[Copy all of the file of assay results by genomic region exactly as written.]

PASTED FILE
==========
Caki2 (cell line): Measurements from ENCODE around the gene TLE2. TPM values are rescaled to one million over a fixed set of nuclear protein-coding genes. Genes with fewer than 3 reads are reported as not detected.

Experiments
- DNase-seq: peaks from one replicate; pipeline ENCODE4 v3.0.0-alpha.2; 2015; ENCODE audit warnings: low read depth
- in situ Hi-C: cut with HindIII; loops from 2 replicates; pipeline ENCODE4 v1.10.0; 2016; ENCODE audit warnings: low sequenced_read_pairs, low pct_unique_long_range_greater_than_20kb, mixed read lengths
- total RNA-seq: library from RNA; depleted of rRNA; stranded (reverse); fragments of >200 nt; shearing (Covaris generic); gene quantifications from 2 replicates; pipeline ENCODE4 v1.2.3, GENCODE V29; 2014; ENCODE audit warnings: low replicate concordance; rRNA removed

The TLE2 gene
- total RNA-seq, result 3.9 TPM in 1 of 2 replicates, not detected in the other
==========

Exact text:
Caki2 (cell line): Measurements from ENCODE around the gene TLE2. TPM values are rescaled to one million over a fixed set of nuclear protein-coding genes. Genes with fewer than 3 reads are reported as not detected.

Experiments
- DNase-seq: peaks from one replicate; pipeline ENCODE4 v3.0.0-alpha.2; 2015; ENCODE audit warnings: low read depth
- in situ Hi-C: cut with HindIII; loops from 2 replicates; pipeline ENCODE4 v1.10.0; 2016; ENCODE audit warnings: low sequenced_read_pairs, low pct_unique_long_range_greater_than_20kb, mixed read lengths
- total RNA-seq: library from RNA; depleted of rRNA; stranded (reverse); fragments of >200 nt; shearing (Covaris generic); gene quantifications from 2 replicates; pipeline ENCODE4 v1.2.3, GENCODE V29; 2014; ENCODE audit warnings: low replicate concordance; rRNA removed

The TLE2 gene
- total RNA-seq, result 3.9 TPM in 1 of 2 replicates, not detected in the other